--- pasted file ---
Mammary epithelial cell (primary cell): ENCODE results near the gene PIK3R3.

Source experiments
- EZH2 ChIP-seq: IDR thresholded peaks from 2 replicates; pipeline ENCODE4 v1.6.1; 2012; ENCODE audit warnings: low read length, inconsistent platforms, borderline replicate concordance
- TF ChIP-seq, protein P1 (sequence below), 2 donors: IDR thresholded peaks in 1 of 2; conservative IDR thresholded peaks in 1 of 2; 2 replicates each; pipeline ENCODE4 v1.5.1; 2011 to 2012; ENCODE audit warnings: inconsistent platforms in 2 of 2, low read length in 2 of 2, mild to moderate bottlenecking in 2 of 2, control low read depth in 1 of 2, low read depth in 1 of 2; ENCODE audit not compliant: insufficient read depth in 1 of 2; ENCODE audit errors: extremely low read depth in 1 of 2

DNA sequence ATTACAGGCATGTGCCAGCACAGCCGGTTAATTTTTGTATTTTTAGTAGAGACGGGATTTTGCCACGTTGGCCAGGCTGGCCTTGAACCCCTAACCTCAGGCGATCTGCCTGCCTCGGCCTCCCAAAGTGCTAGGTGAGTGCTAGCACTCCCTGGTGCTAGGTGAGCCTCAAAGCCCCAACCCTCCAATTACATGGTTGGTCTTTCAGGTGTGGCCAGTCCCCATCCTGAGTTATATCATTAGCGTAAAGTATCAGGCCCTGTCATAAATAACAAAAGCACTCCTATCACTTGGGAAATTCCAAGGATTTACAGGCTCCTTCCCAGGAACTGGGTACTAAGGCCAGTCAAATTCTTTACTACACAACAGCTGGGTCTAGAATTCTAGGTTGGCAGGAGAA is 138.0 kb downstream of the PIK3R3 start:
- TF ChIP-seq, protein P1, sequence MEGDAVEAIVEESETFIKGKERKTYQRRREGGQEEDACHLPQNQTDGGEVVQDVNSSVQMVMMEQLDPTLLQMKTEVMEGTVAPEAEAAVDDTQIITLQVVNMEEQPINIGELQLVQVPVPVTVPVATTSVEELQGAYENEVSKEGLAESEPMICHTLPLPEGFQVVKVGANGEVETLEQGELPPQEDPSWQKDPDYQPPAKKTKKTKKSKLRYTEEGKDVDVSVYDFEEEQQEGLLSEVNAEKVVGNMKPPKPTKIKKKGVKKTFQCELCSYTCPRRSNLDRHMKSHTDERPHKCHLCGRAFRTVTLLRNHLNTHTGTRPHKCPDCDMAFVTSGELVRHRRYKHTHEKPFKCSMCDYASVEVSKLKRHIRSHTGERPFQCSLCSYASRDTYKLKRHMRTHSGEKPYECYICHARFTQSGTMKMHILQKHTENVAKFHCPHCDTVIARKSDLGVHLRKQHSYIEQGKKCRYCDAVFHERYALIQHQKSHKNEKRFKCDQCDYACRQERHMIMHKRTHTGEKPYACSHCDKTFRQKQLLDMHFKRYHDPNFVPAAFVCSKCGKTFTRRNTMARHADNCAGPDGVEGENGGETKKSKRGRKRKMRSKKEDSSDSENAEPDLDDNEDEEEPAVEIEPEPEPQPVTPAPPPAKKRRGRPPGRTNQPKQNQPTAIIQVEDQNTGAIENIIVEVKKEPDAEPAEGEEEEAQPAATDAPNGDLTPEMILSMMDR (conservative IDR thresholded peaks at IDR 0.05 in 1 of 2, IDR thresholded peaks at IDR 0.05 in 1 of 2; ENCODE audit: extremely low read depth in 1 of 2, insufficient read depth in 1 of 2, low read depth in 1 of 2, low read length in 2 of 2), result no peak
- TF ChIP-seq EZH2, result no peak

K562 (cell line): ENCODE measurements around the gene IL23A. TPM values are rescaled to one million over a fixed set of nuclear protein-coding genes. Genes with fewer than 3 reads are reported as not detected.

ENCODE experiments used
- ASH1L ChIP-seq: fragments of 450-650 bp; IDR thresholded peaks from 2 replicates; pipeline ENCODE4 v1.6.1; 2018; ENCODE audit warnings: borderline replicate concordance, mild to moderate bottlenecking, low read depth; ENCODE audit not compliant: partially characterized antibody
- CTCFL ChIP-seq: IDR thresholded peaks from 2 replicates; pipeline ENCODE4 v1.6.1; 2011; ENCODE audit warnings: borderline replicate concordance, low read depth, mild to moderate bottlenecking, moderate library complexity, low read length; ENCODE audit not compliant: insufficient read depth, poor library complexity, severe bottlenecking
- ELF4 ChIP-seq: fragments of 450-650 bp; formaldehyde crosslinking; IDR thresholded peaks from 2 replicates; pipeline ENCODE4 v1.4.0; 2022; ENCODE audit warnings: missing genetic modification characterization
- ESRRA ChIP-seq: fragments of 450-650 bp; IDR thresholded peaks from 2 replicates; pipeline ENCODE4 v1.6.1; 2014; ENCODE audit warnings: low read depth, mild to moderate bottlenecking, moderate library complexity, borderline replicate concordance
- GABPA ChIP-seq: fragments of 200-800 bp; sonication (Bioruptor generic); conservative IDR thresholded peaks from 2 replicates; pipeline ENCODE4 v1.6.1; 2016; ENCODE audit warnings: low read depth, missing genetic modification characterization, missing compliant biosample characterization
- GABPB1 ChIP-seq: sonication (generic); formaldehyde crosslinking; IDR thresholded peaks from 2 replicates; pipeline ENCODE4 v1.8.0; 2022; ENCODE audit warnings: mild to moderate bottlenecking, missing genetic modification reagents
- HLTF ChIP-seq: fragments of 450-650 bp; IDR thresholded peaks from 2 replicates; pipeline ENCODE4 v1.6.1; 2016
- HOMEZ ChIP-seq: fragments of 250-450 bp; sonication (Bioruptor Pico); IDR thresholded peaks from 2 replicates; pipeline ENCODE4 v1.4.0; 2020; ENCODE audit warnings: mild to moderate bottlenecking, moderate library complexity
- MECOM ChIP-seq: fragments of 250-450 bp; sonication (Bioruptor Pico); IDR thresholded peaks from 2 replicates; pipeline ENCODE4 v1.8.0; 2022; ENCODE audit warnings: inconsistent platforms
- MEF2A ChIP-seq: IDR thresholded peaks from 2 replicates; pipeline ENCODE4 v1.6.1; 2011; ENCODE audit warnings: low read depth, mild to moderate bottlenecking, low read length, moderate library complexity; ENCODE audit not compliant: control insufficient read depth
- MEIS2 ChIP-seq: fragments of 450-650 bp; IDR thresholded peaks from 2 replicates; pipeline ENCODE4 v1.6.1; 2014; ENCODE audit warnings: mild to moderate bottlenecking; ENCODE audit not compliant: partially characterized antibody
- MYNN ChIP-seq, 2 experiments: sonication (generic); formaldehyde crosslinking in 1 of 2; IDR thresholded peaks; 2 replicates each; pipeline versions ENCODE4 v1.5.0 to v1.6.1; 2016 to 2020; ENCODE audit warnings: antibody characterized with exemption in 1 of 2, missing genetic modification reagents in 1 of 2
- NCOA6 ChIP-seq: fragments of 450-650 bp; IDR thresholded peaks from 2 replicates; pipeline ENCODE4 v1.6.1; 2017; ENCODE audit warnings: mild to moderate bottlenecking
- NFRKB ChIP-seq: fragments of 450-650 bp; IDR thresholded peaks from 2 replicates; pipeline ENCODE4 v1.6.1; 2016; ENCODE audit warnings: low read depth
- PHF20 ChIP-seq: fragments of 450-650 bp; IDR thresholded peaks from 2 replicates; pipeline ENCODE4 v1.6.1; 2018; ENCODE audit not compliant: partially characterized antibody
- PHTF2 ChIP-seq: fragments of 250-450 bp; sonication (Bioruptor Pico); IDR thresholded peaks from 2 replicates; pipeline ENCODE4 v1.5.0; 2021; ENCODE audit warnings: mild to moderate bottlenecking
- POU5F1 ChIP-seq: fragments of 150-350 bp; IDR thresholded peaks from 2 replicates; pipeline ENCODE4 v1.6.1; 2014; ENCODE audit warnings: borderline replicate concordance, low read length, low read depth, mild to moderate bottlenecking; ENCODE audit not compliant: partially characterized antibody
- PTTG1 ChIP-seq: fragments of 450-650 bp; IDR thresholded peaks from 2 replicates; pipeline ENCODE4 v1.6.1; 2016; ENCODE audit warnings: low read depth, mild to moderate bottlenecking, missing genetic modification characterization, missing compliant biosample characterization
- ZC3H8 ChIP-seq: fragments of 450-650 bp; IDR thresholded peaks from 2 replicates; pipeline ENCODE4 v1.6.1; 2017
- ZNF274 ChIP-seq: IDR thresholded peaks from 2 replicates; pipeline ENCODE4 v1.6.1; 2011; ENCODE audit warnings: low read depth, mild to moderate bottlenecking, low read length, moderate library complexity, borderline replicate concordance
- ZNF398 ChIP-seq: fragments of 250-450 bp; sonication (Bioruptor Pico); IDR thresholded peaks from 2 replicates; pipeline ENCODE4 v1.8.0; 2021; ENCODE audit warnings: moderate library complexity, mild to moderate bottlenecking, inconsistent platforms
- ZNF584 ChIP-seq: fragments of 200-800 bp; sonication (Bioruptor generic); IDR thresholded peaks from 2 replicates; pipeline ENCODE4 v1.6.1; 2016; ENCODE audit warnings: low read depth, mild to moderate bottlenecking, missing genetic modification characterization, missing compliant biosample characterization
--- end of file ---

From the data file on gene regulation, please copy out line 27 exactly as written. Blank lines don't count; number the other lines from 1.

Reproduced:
- PTTG1 ChIP-seq: fragments of 450-650 bp; IDR thresholded peaks from 2 replicates; pipeline ENCODE4 v1.6.1; 2016; ENCODE audit warnings: low read depth, mild to moderate bottlenecking, missing genetic modification characterization, missing compliant biosample characterization